Station 11 firefighters have already responded to over 30 calls since it began operating on Monday. On its first day open, the station’s firefighters saved a person’s life.
“Its second call on the first day of service was a cardiac arrest,” Vancouver Fire Chief Brennan Blue said during Saturday’s grand opening. “And that person was saved.”
Capt. Sam Harrison, a Vancouver firefighter, is serving his first 24-hour shift this weekend at the new station. He has worked with the Vancouver Fire Department for 22 years and is overseeing two other firefighters during the shift.
“We came to work at 7 o’clock this morning; we leave 7 o’clock tomorrow morning,” Harrison said Saturday. “Basically, we live here and respond on calls.”
In addition to directly serving residents in the area, the station will free up resources in other parts of Vancouver.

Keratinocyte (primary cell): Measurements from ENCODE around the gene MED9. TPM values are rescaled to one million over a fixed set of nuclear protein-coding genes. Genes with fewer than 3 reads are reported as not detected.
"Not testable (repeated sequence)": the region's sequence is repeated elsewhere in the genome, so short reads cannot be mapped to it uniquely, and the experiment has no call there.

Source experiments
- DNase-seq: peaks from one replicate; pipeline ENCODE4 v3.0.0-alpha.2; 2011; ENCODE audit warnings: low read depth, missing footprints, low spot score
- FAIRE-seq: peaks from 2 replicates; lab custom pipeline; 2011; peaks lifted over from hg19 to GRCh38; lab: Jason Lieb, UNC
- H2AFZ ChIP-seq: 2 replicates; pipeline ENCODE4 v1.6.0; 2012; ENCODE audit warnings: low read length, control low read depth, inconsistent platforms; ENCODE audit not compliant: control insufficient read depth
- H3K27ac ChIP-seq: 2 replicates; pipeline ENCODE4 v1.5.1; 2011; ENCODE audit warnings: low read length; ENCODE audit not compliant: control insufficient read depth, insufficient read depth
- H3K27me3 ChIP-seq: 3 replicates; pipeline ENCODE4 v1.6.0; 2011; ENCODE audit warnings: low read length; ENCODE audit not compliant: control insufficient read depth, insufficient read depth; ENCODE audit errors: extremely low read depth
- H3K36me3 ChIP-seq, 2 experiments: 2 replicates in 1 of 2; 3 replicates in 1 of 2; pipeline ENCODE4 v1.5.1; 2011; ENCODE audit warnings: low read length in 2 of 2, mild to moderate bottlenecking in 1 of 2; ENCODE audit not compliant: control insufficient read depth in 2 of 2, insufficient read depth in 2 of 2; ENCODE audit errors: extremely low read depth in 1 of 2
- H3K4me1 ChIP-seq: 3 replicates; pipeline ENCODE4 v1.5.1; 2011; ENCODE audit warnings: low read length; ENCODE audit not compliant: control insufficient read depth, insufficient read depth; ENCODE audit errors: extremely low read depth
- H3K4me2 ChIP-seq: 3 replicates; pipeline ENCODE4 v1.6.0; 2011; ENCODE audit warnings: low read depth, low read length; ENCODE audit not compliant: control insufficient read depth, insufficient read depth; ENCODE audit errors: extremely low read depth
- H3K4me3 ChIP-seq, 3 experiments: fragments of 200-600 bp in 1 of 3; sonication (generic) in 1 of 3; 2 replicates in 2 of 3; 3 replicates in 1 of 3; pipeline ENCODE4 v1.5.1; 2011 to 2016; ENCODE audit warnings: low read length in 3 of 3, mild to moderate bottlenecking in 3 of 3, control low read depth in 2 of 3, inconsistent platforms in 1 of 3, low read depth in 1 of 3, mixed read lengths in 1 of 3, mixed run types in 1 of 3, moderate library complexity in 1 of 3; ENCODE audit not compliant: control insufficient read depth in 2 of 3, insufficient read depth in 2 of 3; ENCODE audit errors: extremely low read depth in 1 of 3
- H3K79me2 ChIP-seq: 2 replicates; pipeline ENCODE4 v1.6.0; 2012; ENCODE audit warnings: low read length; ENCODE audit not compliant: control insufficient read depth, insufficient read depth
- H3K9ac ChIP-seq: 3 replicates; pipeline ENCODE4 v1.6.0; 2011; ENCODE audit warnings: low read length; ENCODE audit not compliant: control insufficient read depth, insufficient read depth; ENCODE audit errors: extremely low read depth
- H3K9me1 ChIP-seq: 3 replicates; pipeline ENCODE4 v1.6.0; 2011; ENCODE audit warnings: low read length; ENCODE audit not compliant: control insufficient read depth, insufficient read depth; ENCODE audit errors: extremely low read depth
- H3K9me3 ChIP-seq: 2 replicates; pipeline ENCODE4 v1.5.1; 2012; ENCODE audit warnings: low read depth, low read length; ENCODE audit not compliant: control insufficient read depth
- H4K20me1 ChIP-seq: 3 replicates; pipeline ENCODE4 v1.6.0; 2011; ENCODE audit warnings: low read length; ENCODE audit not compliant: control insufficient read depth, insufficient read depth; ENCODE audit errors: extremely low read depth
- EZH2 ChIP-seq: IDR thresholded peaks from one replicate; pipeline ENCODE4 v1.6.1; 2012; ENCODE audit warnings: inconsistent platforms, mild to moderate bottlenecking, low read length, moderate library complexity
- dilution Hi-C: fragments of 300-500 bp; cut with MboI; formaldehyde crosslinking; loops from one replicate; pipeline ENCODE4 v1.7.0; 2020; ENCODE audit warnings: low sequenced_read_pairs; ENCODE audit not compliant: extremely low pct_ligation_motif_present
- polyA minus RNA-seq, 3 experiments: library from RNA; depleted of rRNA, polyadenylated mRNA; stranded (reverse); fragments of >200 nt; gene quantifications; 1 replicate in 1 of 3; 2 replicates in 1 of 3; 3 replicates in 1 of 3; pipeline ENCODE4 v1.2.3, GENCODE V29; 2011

“Stations 7, 4 and 5 have gotten to a point where they’re so busy that they needed extra help,” said Vancouver Deputy Fire Chief Nathan Leek. “So by locating this building here, it relieves some of the core pressure off of those three buildings.”
The station’s grand opening also featured a traditional “push in” of Vancouver’s new engine 11, in which Vancouver Fire Department and Fire District 5 officials ceremonially pushed the engine into the station’s bay.
This tradition originated in the 1800s when fire engines were horse-drawn carts. Because horses couldn’t easily back the equipment into the bay, they would be disconnected from the cart and firefighters would push the cart in.
Mayor Anne McEnerny-Ogle spoke during Saturday’s event, highlighting the community need for the new station.
“Our fire district is the fourth-largest one in the state of Washington,” McEnerny-Ogle said. “It covers 90 square miles and more than a quarter of a million people. This station is an investment in our community safety.”